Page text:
How To Cook Tasty Meat Dishes This Christmas
Christmas or not, meat is almost always a staple for every gathering. Unless you have guests who aren’t meat eaters, it’s important to have a protein dish. In most cases, meat dishes are considered the main course, or at least one of them, so your Christmas spread is incomplete without including meat in your menu.
As exciting as it may be, all the cooking you have to do during Christmas can affect your energy and dish quality. You don’t want to be the kitchen Grinch who destroys all the flavors of Christmas with poor meat dishes. The prepping, planning, and marinating may be the least exciting parts of cooking, but they’re the pillars of delicious and perfectly-cooked meat dishes for all those holiday parties. You can stand out as a great host if you prepare meat dishes that are perfect for everyone’s taste.
We’ve compiled this list of tips for cooking excellent quality meat filled with flavor for every bite to make your Christmas dishes even more special.
Know Your Source
The holiday rush often makes it hard to shop physically. Stores’ parking lots are always full, the lines are long, and there seems to be a lack of time to complete all the shopping you must do. Given these situations, settling for just about any other meat source to complete all your meat recipes can be tempting. But don’t succumb to that.
Cooking tasty meat dishes this holiday season starts with the quality of the meat you have. If you settle for poor-quality meat, you’d expect its taste to be inferior. Because shopping physically may seem challenging, the internet can be your last resort. You may be able to find a reputable Online butcher for meat delivery, so they bring your orders straight to your doorstep. Not only do you have the convenience of skipping the lines, but you can also have your desired meat quality.
Cut Meat Across The Grain
When cutting meat, follow its grain. It means cutting across its long muscle fibers. Breaking those fibers up help makes the meat more tender, especially when cooking small portions.
This tip applies both before and after cooking. If you’re serving steak, note how the muscle fibers run so that you can cut across them. Do this before serving the steak.
Play Around With Color
Meat dishes have to be paired with a carbohydrate source or vegetables. Take this as an opportunity to play with colors. An ordinary meat dish can be more flavorful when paired with varied vegetables. Potatoes, carrots, asparagus, and salads are a few of the best options.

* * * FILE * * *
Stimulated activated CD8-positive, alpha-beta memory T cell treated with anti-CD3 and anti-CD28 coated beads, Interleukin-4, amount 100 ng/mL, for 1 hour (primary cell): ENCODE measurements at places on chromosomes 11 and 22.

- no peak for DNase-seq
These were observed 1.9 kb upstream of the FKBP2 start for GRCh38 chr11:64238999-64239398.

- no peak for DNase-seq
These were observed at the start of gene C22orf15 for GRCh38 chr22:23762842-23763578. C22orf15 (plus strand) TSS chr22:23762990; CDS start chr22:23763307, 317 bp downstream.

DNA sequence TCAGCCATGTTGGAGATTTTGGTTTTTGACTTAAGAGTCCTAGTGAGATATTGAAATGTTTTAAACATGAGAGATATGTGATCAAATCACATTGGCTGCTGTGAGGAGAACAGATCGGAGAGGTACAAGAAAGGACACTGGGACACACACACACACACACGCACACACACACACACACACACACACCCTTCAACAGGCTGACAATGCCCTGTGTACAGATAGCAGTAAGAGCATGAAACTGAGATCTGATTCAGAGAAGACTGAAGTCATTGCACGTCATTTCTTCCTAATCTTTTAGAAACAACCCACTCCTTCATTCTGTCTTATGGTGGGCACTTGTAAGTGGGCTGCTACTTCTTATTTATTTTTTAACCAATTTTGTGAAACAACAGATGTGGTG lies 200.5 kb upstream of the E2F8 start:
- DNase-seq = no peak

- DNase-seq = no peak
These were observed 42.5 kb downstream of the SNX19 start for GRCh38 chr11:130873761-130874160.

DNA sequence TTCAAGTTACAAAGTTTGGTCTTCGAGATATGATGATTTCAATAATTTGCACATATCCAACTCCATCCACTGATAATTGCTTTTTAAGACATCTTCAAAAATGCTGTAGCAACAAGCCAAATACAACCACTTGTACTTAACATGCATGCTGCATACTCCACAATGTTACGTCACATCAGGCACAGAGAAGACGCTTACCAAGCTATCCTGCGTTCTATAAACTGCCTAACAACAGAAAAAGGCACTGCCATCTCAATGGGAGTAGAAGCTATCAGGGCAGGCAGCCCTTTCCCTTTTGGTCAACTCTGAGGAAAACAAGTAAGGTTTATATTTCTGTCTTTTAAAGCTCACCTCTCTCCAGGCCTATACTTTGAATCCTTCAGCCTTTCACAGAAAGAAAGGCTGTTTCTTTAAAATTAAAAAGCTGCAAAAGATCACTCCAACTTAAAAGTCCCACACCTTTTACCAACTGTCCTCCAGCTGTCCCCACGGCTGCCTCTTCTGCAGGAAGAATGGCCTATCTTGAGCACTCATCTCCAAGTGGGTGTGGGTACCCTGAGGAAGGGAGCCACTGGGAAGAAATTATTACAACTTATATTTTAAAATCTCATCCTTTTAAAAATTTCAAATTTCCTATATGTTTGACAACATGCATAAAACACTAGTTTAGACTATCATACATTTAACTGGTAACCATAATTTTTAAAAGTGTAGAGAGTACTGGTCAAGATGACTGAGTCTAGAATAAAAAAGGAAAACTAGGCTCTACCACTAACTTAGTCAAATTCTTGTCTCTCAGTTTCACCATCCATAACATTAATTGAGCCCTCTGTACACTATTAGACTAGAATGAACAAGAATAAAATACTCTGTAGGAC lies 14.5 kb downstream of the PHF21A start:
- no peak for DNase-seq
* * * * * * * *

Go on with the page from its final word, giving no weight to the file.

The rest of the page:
This principle applies when cooking and serving your dish. You can go all out and use real ingredients instead of powder or seasoning. It helps elevate the taste and flavor of your dish.
Preheat Your Meat
There’s an excellent reason why it’s important to thaw and give the meat some time to settle to room temperature first before cooking. Protein, like meat, cooks better when it’s at room temperature. There aren’t any shortcuts you can take with this.
Use A Meat Thermometer
You can’t go wrong with a meat thermometer. Even expert chefs rely on this, as thermometers don’t lie. You know you’re getting the correct heat into the meat without overcooking it. As a guide, here are a few parameters to remember:
- Whole beef is considered done when it reaches 145 degrees Fahrenheit;
- Fresh pork and ham should also reach 145 degrees Fahrenheit;
- On the other hand, chicken needs an internal temperature of 165 degrees Fahrenheit to be considered safe to eat.
Overcooking is the top enemy of meat, as it destroys the meat quality, making it hard to chew and slice. Meat thermometers are especially handy when trying to reach a specific level of doneness.
Cook In Two Main Steps
Lastly, there are generally two main steps when cooking meat. These are:
- Step one, which entails cooking at very high heat to kill the surface bacteria and flavor and brown the meat surface;
- Step two is the finishing period in low heat to cook the meat thoroughly and gently so the interior gets cooked without burning the surface.
Along this line, note that meat continues to cook even when it’s off the oven or stove. Be sure to factor that in, particularly when cooking thin cuts of meat.
Deck The Table With Tender And Juicy Meat This Christmas
Not every cut of meat is juicy, tender, and tasty. It is, of course, unless you have a premium cut. But, given all the expenses of hosting Christmas dinners, having the best may not always be possible. What matters now is how you prepare and cook the meat to make it taste its best. You don’t have to be a top chef to get this right. Start with the guide above, and soon you’ll be decking your Christmas table with your best meat dishes.
Katie writes for F and B Recipes. She lives in New York with her dog Coco. When not writing, she can be found baking (and eating) chocolate chip cookies.